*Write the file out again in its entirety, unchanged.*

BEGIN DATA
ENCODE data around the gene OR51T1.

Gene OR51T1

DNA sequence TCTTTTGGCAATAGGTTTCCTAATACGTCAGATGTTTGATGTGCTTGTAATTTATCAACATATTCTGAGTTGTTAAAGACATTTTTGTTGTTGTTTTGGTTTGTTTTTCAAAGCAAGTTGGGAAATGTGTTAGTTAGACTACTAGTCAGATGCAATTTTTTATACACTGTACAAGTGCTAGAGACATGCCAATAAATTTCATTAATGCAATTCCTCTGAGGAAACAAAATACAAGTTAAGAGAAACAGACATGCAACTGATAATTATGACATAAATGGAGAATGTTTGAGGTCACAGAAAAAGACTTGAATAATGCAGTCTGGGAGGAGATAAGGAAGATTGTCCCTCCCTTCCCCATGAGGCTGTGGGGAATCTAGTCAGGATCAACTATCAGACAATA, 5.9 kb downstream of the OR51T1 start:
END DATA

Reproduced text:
ENCODE data around the gene OR51T1.

Gene OR51T1

DNA sequence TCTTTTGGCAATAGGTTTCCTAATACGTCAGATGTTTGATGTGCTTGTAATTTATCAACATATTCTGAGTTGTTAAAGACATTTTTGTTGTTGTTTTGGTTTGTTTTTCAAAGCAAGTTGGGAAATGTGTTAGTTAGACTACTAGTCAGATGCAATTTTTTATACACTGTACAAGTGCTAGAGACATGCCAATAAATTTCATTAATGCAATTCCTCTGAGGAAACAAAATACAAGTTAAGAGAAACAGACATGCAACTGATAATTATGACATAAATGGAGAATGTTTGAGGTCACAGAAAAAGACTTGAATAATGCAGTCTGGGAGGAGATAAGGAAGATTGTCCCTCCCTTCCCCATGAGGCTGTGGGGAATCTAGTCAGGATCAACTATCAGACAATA, 5.9 kb downstream of the OR51T1 start: